Leadership

Housing's What-Comes-Next Is Unknown: Is Your Team Ready?

What few housing leaders were predicting -- signs of softening demand -- have begun to crop up and weaken the outlook. How resilient have homebuilding organizations made themselves for what's ahead?

Leadership

Housing's What-Comes-Next Is Unknown: Is Your Team Ready?

What few housing leaders were predicting -- signs of softening demand -- have begun to crop up and weaken the outlook. How resilient have homebuilding organizations made themselves for what's ahead?

June 14th, 2022
Housing's What-Comes-Next Is Unknown: Is Your Team Ready?
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Ben Franklin said it.

By failing to prepare you are preparing to fail.'

Preparing for what may come next may include preparing for what you may not believe could happen.

We hear from builder execs, "We've got eyes, ears, [and a great deal of money] on the ground. We are prepared for what comes next."

Then, by all rights what should not have happened, happens, or shows signs it will happen. Such as, "there are more buyers than we can produce homes for" morphs into ...

John Burns Real Estate Consulting's June builder survey indicates that rising interest rates continue to eat away at demand for new homes. More and more markets are cooling from the red-hot growth of 2021 to more sustainable levels, though inventory remains low.

Or, perhaps, more of a red flag than that, from this monthly survey from BTIG/HomeSphere:

  • Sales dropped significantly in May, with only 19% of respondents reporting YOY increases in sales v. 32% in April and 48% in May 2021.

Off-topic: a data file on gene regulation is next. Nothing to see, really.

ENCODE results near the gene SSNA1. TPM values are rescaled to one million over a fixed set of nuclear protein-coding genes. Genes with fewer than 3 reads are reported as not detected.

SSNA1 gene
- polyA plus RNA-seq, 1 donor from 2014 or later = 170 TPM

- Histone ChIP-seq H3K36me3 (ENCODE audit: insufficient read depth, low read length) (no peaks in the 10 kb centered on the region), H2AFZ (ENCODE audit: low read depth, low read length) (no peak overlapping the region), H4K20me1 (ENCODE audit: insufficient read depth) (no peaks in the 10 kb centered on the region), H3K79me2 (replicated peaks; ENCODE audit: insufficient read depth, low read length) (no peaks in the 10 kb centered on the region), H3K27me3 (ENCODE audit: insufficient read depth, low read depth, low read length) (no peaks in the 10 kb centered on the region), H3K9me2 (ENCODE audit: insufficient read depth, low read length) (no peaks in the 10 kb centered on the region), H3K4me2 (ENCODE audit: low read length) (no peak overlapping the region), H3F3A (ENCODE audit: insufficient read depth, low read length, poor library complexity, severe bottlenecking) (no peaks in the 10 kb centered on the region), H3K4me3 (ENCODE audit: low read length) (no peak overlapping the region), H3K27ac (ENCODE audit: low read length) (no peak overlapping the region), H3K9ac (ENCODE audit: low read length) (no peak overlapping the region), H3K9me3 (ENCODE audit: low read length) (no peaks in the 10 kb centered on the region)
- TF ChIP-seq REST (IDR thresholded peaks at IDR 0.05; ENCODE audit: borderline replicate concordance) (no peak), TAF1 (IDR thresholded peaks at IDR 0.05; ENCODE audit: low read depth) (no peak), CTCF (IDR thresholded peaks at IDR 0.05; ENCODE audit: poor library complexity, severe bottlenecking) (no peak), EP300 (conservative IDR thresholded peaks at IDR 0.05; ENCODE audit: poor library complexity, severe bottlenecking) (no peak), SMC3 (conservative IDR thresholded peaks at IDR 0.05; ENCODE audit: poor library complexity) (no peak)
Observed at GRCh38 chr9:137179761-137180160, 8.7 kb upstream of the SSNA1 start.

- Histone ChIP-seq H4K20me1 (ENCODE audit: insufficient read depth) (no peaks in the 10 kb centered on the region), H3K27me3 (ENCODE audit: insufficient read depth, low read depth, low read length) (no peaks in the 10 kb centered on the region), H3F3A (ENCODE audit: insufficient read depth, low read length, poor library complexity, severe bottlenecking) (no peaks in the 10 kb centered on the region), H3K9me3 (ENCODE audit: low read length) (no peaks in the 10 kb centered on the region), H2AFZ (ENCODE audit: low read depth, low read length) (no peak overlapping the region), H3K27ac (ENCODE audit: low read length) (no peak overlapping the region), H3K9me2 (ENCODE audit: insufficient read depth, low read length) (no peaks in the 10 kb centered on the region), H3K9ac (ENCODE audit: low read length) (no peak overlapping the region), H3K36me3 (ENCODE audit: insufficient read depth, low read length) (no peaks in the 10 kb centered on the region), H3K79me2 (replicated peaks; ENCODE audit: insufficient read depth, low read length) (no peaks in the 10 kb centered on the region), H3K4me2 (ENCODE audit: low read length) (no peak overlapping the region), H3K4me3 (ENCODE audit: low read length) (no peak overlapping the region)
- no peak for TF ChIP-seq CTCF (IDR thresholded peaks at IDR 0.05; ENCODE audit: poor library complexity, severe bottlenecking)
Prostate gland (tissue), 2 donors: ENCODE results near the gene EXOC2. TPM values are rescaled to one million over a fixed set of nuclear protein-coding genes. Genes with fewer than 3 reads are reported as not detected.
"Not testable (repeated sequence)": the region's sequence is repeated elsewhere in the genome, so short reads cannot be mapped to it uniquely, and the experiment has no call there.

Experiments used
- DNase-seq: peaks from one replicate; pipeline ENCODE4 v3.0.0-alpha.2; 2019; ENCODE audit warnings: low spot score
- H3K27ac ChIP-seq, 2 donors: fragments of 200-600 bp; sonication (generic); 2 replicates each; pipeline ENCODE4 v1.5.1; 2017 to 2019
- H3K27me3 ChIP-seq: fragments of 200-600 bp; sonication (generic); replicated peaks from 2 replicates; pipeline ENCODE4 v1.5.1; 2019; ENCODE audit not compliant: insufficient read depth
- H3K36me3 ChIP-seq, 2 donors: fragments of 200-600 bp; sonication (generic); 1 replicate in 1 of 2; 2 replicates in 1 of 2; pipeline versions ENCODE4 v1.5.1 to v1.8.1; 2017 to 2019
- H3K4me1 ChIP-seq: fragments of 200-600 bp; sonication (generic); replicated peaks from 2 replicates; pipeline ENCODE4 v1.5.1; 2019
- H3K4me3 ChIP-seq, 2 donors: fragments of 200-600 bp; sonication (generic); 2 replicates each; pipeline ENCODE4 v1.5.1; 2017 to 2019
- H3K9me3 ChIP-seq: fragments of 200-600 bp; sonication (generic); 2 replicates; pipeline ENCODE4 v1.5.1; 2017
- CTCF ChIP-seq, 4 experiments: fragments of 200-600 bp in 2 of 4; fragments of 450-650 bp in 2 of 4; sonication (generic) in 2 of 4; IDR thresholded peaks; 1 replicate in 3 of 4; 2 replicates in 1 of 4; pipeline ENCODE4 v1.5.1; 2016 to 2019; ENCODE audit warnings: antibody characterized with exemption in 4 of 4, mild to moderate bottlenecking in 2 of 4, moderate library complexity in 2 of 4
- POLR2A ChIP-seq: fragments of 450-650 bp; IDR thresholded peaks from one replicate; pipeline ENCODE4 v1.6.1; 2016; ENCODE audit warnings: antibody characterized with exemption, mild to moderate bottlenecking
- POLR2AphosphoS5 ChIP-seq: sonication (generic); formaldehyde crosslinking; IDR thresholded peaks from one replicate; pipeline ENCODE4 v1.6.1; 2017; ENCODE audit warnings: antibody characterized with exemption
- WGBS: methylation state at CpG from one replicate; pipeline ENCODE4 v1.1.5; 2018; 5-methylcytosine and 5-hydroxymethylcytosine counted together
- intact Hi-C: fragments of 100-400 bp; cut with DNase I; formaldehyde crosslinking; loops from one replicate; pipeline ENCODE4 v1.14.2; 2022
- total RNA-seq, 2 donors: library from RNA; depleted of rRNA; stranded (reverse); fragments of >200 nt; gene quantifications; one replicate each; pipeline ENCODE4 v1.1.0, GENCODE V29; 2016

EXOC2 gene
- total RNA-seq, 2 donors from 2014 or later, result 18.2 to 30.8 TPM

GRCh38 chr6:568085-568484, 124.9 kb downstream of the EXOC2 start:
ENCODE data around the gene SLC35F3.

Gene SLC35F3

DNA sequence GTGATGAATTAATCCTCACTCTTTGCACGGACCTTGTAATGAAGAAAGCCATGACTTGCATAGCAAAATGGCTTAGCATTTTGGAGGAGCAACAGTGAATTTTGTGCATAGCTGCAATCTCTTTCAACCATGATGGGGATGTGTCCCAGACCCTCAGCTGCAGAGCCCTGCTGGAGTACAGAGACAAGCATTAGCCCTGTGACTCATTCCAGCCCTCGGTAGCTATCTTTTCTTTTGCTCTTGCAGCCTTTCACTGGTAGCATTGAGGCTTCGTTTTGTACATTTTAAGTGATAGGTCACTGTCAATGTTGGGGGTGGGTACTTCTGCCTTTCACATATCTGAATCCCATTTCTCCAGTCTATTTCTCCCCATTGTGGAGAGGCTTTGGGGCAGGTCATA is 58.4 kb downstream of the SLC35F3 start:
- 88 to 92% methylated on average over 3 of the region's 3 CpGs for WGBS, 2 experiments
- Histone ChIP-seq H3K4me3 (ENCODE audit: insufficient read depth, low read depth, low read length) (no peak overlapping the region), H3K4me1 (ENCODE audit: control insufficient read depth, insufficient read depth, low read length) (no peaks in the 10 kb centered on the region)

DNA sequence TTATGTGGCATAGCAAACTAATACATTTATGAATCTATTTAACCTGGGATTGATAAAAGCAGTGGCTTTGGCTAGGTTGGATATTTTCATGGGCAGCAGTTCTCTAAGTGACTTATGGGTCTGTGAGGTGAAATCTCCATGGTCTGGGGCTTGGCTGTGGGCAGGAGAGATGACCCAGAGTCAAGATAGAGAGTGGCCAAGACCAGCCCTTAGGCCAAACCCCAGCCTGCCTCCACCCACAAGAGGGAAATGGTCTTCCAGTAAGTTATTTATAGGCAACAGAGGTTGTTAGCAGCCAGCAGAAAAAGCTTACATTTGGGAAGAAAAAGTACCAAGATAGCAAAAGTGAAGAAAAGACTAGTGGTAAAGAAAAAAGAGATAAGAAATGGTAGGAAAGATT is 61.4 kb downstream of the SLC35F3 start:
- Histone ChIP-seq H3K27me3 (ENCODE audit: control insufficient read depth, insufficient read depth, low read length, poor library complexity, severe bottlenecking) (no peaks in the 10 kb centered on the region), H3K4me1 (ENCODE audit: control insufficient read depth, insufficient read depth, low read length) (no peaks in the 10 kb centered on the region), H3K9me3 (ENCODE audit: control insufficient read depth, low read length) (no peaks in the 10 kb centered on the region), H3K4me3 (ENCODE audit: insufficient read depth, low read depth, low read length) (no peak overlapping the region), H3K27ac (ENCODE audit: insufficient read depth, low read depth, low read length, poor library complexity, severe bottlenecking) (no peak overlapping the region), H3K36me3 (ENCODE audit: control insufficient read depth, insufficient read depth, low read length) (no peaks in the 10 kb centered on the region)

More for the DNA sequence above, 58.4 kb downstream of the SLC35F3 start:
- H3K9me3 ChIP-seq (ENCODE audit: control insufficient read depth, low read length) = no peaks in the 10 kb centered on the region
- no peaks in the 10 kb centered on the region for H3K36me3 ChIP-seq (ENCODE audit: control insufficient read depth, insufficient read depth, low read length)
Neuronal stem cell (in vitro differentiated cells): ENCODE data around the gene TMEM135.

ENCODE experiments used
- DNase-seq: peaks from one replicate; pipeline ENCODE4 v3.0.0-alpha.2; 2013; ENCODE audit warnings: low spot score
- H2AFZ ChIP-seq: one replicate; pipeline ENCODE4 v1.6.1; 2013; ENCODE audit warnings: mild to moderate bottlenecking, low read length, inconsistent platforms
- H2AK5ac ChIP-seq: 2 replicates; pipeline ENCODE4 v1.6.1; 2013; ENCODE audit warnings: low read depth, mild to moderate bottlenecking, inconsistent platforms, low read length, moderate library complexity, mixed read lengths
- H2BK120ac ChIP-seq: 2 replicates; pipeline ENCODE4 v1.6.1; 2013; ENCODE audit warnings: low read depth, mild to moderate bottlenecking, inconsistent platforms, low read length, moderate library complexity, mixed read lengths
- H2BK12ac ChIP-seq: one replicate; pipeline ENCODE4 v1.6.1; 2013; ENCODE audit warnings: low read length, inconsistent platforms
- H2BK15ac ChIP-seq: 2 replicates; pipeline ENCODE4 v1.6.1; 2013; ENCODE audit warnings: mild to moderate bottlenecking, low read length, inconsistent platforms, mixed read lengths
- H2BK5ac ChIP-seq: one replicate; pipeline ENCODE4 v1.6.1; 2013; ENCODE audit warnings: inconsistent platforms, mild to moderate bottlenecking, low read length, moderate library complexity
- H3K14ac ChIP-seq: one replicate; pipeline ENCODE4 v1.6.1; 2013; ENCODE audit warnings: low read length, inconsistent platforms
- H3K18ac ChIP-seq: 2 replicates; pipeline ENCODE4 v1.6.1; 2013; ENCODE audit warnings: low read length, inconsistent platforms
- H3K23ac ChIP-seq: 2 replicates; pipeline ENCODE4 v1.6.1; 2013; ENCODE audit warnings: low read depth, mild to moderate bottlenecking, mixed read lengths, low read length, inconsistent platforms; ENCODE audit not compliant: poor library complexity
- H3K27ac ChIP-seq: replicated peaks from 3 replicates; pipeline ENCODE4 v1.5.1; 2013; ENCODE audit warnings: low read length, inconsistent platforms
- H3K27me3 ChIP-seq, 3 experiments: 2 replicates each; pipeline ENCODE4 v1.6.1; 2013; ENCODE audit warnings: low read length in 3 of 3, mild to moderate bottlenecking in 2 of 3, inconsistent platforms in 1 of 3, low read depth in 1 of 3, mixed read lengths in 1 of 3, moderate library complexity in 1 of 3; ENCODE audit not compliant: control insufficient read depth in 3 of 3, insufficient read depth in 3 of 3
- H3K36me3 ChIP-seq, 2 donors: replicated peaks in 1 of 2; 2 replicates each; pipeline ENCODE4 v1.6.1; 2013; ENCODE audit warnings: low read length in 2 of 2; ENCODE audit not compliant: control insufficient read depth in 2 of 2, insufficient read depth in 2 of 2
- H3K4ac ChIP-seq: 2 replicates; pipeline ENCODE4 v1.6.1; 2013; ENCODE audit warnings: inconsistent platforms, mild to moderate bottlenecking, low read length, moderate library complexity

• Positive traffic trends slowed considerably, as noted above. Additionally, 43% of builders saw a decline in YOY traffic compared to 27% in April.
  • Sales and traffic relative to expectations fell sharply, and the better-minus-worse expectations ratio for both flipped negative this month. 15% of respondents saw sales better than expected vs. 20% last month, while 34% saw sales as worse than expected. Just 19% saw better traffic than expected vs. 28% in April 2022, while 28% of builders saw traffic as worse than expected (22% last month).
  • 60% of builders raised some, most or all base prices in May, down from 76% last month and the peak of 100% in May 2021. Incentive use increased slightly; 16% of builders increased "most/all" or "some" incentives vs. 9% last month.

Builders – a generalized cohort of people in 30 or more occupational fields whose ages in homebuilding and partner companies range from their mid-60s to their mid-20s – are prepared for "normalizing" and perhaps "cooling" and maybe even slowing down after an unsustainable run-up of buyer-demand-going-to-any-length for the opportunity to purchase a new home.

Very likely, however, anyone under the age of 35 has not been around long enough to have experienced anything other than a market rebound starting in 2010 or so. BTIG equity research analyst Carl E. Reichardt, Jr. in commentary about the latest turn of trends in the BTIG/HomeSphere survey notes:

Demand trends slowed significantly in May. 19% of builders reported yr/yr increases in sales orders per community vs. 32% last month, and 53% of builders saw a yr/yr decline. Both are the poorest readings in the 56-month history of our survey.

That's almost five years of hardly ever anything but up.

Builders' observations a few months ago were that nothing was going to sway the single strongest dynamic impacting their business, which was that overwhelming demand of mostly Millennial buyers would continue to clamor – come what may – for too few new homes to meet that demand.

Here was a clear picture of the big-demand-meets-tiny-supply equation:

Source: Freddie Mac